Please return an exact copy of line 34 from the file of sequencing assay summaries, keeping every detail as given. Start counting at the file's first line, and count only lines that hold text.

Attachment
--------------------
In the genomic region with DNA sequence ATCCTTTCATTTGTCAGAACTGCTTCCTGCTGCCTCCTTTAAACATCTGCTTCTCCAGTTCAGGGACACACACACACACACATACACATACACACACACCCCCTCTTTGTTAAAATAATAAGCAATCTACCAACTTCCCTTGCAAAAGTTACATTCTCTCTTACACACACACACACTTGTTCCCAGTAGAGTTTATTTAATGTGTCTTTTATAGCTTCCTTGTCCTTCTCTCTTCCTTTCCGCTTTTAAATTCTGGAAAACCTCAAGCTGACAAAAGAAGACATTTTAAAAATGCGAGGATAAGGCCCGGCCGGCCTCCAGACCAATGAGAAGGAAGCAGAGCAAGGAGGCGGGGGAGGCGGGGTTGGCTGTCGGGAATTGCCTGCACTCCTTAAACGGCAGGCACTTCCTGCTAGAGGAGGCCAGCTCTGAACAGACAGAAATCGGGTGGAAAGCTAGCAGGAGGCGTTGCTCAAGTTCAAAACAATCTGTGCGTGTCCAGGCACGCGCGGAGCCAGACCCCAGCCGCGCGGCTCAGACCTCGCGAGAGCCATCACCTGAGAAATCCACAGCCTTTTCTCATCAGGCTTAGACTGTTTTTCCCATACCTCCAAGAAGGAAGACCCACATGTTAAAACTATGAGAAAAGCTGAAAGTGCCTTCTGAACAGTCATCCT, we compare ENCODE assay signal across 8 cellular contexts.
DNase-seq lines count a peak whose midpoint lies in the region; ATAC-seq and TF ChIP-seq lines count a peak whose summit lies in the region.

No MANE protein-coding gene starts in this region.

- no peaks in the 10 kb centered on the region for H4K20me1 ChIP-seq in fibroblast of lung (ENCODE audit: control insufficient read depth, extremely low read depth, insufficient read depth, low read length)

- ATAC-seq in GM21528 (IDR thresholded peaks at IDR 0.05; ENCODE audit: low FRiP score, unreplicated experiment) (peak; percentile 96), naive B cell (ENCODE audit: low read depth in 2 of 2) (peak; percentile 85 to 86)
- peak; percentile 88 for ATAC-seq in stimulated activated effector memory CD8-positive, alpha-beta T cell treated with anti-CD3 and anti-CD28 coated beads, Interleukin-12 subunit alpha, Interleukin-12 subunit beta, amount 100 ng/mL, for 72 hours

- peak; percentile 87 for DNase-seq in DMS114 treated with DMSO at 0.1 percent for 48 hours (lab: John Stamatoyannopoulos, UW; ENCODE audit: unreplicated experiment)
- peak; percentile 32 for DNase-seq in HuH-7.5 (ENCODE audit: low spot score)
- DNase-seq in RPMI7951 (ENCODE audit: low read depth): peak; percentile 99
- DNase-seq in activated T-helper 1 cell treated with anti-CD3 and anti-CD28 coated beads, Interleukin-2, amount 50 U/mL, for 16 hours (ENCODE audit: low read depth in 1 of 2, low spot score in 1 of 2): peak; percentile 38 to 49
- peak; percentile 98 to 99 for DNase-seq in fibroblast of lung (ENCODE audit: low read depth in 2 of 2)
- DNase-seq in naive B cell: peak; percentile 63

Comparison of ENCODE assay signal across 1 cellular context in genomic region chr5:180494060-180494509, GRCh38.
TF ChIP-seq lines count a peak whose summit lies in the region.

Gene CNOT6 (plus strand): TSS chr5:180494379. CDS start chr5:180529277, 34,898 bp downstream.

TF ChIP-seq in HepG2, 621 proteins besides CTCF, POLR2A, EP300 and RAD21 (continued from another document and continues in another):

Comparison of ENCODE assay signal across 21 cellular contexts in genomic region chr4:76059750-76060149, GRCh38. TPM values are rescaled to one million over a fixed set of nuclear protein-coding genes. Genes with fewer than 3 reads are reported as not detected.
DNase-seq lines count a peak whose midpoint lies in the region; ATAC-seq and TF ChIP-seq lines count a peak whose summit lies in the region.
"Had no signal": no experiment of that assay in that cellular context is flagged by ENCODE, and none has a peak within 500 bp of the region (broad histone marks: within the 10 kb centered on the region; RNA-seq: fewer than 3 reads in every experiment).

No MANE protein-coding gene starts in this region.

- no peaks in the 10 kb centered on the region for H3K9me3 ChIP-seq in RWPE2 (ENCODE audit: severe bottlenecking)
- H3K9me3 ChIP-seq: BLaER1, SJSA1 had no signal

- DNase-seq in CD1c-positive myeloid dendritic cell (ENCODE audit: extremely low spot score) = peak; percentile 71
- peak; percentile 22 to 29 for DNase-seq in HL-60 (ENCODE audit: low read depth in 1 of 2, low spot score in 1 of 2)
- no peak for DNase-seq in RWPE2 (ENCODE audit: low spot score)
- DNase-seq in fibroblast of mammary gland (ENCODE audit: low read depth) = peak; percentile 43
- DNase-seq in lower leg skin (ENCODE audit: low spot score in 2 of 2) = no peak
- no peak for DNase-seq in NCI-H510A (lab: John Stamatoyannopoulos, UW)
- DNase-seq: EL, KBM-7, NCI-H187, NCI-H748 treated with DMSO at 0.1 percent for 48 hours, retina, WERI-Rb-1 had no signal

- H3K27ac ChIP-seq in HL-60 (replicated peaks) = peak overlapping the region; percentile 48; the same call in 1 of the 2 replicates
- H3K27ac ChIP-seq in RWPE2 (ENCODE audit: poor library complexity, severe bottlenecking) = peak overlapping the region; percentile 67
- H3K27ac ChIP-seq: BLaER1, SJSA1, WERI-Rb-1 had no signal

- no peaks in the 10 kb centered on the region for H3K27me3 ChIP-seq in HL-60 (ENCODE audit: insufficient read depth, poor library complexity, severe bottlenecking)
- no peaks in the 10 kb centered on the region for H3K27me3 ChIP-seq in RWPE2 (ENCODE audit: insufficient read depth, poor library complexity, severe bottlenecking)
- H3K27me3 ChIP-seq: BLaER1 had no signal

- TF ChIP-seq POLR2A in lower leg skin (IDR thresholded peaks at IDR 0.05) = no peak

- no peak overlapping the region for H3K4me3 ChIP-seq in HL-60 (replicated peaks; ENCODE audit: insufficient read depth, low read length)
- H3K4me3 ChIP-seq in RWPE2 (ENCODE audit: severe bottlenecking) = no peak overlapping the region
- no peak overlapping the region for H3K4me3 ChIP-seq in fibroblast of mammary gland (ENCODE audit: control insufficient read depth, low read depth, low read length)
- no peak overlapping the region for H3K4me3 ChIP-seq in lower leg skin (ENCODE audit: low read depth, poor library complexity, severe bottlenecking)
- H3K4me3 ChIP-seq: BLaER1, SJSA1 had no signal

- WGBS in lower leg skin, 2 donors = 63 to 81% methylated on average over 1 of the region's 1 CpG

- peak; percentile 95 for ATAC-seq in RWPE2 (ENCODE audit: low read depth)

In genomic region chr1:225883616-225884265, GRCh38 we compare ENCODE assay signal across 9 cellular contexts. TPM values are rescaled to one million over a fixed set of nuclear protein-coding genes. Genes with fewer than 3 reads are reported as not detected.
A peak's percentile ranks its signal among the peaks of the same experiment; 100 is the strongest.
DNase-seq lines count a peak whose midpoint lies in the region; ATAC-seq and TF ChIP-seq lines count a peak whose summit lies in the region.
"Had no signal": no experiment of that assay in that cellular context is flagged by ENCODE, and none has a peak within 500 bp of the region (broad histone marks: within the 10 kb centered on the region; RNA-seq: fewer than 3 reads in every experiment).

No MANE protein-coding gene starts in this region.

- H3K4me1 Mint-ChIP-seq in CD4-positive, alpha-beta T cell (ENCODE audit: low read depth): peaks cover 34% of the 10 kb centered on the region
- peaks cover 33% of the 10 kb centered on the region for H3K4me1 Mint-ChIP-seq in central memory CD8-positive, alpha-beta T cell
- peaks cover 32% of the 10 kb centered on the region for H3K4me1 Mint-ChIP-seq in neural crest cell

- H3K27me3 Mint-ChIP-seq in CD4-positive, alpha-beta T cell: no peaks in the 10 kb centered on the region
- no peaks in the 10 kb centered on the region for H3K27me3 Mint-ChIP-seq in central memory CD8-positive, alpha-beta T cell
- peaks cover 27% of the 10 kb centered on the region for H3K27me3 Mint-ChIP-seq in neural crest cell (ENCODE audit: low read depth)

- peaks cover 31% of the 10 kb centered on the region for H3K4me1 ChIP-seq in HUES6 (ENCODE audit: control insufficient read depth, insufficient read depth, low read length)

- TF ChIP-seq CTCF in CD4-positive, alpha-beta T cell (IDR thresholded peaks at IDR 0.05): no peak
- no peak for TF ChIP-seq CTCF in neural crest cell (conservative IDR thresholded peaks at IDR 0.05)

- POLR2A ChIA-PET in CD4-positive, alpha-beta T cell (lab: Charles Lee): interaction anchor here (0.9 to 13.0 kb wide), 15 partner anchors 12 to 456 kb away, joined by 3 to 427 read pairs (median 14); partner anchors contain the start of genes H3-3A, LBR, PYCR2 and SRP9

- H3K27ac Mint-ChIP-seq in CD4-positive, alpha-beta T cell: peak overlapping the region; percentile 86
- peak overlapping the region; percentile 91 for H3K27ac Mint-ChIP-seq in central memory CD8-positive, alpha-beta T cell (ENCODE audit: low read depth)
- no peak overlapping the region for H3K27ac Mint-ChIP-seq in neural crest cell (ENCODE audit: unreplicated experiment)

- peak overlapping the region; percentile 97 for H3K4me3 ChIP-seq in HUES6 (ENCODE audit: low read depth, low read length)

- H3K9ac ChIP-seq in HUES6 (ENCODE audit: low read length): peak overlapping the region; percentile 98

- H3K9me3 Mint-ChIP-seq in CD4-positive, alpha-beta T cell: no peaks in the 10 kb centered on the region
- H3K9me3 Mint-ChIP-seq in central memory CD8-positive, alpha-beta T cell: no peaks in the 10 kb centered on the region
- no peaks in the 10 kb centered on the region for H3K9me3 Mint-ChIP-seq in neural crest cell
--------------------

- no peaks in the 10 kb centered on the region for H3K27me3 ChIP-seq in RWPE2 (ENCODE audit: insufficient read depth, poor library complexity, severe bottlenecking)